Sensory Organs Sensory System



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Sensory Organs

Sensory System



  • Sensory system allows us to experience the world.

  • External information

      • Sound of a dog barking

  • Internal information

      • Sudden change in blood pressure

Five Types of Sensory Receptors

  • Receptor: Specialized area of a sensory neuron that detects a specific stimulus

    • Chemoreceptors

    • Pain receptors (nociceptors)

    • Thermoreceptors

    • Mechanoreceptors

    • Photoreceptors

Four Components of Sensation

  • StimulusReceptorSensory NerveBrain

    • Example:

Two Characteristics of Sensation: Projection and Adaptation

  • Projection: Brain refers sensation back to its source

    • Ordinary injury

    • Phantom limb pain

  • Adaptation: with continuous stimulation, sensory receptors become less responsive.

    • Receptors vary in their ability to adapt.

      • Smell and temperature receptors adapt well.

      • Pain receptors do not adapt at all.

Five General Senses

  • Pain, Touch, Pressure, Temperature, Proprioception

Pain Receptors or Nociceptors

  • Consist of free nerve endings stimulated by tissue injury, chemicals, tissue hypoxia

  • Widely distributed throughout the skin, viscera, other internal tissues

  • Do not adapt

Sites of Referred Pain

  • Compare heart’s location with possible sites of pain during a heart attack.

  • Gallbladder attack may present with shoulder pain.

Touch and Pressure Receptors

  • Touch (tactile) receptors

    • Mechanoreceptors

    • Found mostly in skin

  • Pressure receptors

    • Mechanoreceptors

    • Located in the skin, subcutaneous tissue, and deep tissue

Thermoreceptors

  • Receptors for cold and heat

  • Located in free nerve endings and other specialized sensory cells in the skin

  • Quick adaptation

  • Temperature extremes experienced as pain

Proprioception

  • Proprioception: Sense of orientation or position in space

  • Receptors

    • Located in muscles, tendons, joints, and inner ear

    • Sensory information  parietal lobe, cerebellum

Five Special Senses

Smell, Taste, Sight, Hearing, Balance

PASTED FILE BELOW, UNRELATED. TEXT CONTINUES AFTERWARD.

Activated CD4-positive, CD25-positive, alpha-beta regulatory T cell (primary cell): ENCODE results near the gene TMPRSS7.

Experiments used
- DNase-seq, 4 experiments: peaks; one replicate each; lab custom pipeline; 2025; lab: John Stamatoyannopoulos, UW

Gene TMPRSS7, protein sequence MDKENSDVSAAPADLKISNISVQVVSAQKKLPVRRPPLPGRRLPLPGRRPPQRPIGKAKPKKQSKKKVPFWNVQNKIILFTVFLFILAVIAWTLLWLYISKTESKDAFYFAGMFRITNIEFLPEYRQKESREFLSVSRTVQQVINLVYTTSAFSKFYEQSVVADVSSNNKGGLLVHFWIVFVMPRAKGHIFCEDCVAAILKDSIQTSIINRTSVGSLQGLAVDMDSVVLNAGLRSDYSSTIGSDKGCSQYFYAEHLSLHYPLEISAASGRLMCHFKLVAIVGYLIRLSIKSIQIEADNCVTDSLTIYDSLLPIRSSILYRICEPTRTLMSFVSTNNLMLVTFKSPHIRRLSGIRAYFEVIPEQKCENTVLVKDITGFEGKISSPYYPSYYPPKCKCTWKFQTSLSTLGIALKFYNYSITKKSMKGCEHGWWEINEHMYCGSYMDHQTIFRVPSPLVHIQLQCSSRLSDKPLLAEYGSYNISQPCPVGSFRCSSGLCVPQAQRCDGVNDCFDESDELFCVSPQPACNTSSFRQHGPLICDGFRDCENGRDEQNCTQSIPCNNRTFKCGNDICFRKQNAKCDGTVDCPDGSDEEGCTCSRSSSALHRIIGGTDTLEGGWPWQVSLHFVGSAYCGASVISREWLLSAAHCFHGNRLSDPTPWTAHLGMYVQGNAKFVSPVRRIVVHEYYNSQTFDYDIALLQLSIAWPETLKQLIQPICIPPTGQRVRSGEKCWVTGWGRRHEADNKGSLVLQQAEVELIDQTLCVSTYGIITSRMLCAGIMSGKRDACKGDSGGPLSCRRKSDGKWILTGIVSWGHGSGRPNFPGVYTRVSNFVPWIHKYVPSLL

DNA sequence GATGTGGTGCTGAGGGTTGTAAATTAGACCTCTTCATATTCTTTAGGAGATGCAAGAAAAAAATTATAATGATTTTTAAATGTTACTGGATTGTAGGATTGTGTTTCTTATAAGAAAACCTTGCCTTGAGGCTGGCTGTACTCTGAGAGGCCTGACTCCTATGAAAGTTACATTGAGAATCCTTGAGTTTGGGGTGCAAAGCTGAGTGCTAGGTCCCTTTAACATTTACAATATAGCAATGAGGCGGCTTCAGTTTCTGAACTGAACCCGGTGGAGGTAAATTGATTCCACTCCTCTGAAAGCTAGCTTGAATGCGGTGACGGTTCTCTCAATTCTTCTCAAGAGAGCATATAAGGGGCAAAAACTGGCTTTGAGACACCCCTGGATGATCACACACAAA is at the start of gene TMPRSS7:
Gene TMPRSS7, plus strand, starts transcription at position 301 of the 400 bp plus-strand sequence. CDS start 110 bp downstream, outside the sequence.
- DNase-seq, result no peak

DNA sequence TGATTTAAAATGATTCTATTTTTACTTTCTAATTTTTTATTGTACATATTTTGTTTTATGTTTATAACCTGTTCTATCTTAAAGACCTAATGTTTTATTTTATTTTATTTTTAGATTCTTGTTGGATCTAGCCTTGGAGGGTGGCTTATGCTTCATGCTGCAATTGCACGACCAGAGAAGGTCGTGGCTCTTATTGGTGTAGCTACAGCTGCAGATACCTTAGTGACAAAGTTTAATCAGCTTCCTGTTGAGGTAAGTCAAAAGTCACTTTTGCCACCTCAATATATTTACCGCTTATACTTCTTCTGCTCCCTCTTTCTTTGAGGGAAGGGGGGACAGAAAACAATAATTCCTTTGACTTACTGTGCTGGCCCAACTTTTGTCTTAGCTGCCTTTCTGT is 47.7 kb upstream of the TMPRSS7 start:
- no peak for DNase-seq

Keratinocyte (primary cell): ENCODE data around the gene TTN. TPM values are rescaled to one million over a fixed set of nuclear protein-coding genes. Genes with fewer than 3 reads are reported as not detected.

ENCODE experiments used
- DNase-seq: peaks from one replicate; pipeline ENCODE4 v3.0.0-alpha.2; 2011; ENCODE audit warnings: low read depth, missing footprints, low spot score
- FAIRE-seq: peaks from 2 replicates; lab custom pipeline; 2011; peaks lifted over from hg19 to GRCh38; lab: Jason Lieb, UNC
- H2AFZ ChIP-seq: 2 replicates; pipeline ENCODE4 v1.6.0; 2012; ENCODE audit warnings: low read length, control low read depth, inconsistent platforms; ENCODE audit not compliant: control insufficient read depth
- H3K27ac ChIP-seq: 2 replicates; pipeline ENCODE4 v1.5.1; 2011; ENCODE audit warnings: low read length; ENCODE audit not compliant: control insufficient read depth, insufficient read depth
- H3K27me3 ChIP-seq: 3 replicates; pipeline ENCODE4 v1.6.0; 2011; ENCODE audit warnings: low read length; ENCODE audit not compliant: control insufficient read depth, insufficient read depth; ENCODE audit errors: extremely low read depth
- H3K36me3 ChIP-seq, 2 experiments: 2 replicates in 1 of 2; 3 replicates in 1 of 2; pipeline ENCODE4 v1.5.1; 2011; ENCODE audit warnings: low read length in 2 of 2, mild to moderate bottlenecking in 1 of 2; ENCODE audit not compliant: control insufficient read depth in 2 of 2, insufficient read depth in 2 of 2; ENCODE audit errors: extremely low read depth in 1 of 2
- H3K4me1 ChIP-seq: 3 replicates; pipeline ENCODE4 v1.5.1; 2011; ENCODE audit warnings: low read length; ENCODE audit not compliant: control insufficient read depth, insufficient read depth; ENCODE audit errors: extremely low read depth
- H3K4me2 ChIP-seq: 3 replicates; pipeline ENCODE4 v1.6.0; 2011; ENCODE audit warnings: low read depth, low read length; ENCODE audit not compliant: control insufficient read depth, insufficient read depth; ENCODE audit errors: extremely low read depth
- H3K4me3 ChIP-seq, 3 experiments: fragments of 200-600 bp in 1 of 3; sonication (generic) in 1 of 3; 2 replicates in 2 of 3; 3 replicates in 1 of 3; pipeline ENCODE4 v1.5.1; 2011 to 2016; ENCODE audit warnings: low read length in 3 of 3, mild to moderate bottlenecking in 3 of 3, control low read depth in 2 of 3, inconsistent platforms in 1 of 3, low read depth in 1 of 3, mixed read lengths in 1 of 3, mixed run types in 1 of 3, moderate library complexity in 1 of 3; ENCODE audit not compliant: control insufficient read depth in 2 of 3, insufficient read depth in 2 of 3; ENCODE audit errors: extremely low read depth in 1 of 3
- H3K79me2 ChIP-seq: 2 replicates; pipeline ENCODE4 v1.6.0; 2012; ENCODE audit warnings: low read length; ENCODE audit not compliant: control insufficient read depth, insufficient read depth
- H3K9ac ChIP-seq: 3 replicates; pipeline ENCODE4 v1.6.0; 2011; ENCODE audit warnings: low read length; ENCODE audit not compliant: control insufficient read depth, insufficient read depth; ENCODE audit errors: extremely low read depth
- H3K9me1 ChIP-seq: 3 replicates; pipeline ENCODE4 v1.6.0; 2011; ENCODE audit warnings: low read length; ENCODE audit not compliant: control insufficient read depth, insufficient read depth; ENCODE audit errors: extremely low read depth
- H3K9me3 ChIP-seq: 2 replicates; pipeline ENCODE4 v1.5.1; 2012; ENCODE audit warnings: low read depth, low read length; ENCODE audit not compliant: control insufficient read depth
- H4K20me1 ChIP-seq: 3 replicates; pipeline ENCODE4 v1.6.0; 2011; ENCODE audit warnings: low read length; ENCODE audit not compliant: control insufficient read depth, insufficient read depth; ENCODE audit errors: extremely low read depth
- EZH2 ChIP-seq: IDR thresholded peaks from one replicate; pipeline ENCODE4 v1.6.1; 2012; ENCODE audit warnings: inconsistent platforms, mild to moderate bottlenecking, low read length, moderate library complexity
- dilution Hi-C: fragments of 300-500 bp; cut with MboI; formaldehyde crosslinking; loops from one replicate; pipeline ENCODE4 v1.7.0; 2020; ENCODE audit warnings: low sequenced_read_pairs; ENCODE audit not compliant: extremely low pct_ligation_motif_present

Gustatory Sense: Taste


  • Taste receptors are chemoreceptors.

  • Nerve impulses move along three cranial nerves to parietal and temporal lobes.

Olfactory Sense: Smell

  • Chemoreceptors in nasal tissue

  • Nerve impulses travel on Olfactory cranial (CN I) nerve to temporal lobe for interpretation

Vision: Sense of Sight

  • Visual accessory structures

  • Primary visual structures are the eye and visual pathway.

  • Visual Accessory Structures

  • Eyebrows

  • Eyelids

  • Conjunctiva

  • Eyelashes

  • Lacrimal apparatus

  • Extrinsic eye muscles

  • Eye: Organ of Vision

  • Eyeball: Three Layers

  • Sclera

  • Choroid

  • Retina

  • Sclera

  • Tough outer layer in posterior eyeball

  • Forward extension becomes cornea

  • Extrinsic eye muscles attach here

  • Choroid

  • Middle layer in the posterior eyeball

  • Forward extension becomes ciliary body and iris

  • Highly vascular to nourish retina

  • Retina

  • Inner layer in posterior eyeball

  • Site of photoreceptors

 Rods

 Cones


  • Optic disc

 Exit of CN II



  • Retinal Photoreceptors

  • Rods

    • Located on periphery

    • Responsible for black and white or night vision

  • Cones

    • Located on central part of posterior eye

    • Concentrated in fovea centralis in center of macula lutea

    • Responsible for color vision

  • Cavities of Eyeball

  • Posterior cavity

  • Anterior cavity

    • Between lens and cornea

    • Contains aqueous humor

  • Formation and Drainage of Aqueous Humor

  • Formed by ciliary body

  • Circulates through pupil behind cornea

  • Drains through canals of Schlemm

  • Muscles of the Eye

  • Extrinsic muscles: Move eyeball in its bony orbit

  • Intrinsic muscles: Move structures within eyeball

    • Iris

    • Ciliary muscles

  • Extrinsic Muscles of the Eye

  • Four rectus muscles

  • Two obliques

  • Primary innervation

from CN III

  • Three Intrinsic Eye Muscles

  • Iris

 Circular muscle

      • Miosis

      • Muscarinic receptors

 Radial muscle

      • Mydriasis

      • Alpha 1 receptors

  • Ciliary muscles

  • Eye Disorders

  • Refraction: Lens

  • Ciliary muscles pull on suspensory ligaments.

  • Suspensory ligaments pull on lens.

  • Lens changes shape.

  • Refraction

  • Bending light rays to focus on retina

  • Lens, primary refracting structure

  • Focal point on retina

  • Errors of Refraction

  • Myopia, focal point in front of retina

  • Hyperopia, focal point behind retina

  • Astigmatism, result of irregularly curved cornea

  • Visual Pathway

  • Photoreceptors generate nerve impulse

  • Nerve impulse travels along CN II to occipital lobe

  • Occipital lobe “sees” Rover

  • Visual Pathway: Optic Chiasm

  • Lateral fibers of CN II ascend to same side of brain.

  • Medial fibers of CN II cross to opposite sides, forming the optic chiasm.

  • The brain sees one image.

  • How Seeing Occurs

  • Pathway of light

 Cornea aqueous humor pupil lens vitreous humor rods and cones

  • Pathway of nerve impulses

 Rods and cones CN II occipital lobe

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